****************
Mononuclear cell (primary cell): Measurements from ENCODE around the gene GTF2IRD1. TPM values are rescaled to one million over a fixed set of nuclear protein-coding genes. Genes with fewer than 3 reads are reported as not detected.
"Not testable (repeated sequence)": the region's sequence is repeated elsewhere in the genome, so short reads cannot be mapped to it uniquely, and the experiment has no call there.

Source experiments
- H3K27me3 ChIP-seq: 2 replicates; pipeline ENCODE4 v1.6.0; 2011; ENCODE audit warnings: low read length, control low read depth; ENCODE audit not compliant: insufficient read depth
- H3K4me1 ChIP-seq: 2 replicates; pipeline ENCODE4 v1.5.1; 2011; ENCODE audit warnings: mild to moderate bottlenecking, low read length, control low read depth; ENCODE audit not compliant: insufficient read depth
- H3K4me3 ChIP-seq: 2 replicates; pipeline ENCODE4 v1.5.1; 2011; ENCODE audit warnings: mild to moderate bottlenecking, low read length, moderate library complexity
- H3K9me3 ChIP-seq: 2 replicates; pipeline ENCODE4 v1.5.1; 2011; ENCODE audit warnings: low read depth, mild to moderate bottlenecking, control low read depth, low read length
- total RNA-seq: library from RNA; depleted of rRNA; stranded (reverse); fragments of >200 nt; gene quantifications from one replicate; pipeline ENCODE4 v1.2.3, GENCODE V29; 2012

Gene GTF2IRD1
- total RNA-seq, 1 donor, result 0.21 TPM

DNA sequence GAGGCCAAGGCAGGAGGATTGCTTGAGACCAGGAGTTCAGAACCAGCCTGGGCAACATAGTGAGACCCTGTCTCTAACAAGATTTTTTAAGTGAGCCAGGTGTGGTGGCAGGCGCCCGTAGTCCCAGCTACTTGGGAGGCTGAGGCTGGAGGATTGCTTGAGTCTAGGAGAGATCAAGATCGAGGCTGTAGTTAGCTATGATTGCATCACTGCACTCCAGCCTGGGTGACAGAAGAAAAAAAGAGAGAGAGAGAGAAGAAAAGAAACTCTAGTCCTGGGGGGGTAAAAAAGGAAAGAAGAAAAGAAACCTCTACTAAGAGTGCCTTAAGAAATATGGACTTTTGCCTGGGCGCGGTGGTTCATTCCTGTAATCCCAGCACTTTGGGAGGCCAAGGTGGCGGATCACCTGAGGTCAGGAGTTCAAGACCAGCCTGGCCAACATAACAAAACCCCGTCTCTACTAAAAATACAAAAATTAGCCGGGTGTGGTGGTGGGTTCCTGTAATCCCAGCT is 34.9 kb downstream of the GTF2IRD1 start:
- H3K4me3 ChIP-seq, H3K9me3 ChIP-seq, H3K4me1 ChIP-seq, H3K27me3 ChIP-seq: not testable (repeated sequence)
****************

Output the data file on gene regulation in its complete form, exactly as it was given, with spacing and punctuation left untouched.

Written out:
Mononuclear cell (primary cell): Measurements from ENCODE around the gene GTF2IRD1. TPM values are rescaled to one million over a fixed set of nuclear protein-coding genes. Genes with fewer than 3 reads are reported as not detected.
"Not testable (repeated sequence)": the region's sequence is repeated elsewhere in the genome, so short reads cannot be mapped to it uniquely, and the experiment has no call there.

Source experiments
- H3K27me3 ChIP-seq: 2 replicates; pipeline ENCODE4 v1.6.0; 2011; ENCODE audit warnings: low read length, control low read depth; ENCODE audit not compliant: insufficient read depth
- H3K4me1 ChIP-seq: 2 replicates; pipeline ENCODE4 v1.5.1; 2011; ENCODE audit warnings: mild to moderate bottlenecking, low read length, control low read depth; ENCODE audit not compliant: insufficient read depth
- H3K4me3 ChIP-seq: 2 replicates; pipeline ENCODE4 v1.5.1; 2011; ENCODE audit warnings: mild to moderate bottlenecking, low read length, moderate library complexity
- H3K9me3 ChIP-seq: 2 replicates; pipeline ENCODE4 v1.5.1; 2011; ENCODE audit warnings: low read depth, mild to moderate bottlenecking, control low read depth, low read length
- total RNA-seq: library from RNA; depleted of rRNA; stranded (reverse); fragments of >200 nt; gene quantifications from one replicate; pipeline ENCODE4 v1.2.3, GENCODE V29; 2012

Gene GTF2IRD1
- total RNA-seq, 1 donor, result 0.21 TPM

DNA sequence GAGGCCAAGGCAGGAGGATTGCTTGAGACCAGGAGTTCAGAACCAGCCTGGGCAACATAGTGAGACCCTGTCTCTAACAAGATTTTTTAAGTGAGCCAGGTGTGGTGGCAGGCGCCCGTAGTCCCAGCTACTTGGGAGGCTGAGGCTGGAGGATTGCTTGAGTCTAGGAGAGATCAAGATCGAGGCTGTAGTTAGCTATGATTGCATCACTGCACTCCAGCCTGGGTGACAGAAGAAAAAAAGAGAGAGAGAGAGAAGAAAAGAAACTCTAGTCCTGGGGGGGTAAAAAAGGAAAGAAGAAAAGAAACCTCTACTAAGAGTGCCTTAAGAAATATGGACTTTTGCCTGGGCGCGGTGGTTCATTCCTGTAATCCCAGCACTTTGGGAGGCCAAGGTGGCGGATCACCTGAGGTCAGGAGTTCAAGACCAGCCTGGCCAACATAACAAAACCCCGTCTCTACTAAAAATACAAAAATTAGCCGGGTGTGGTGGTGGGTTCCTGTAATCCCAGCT is 34.9 kb downstream of the GTF2IRD1 start:
- H3K4me3 ChIP-seq, H3K9me3 ChIP-seq, H3K4me1 ChIP-seq, H3K27me3 ChIP-seq: not testable (repeated sequence)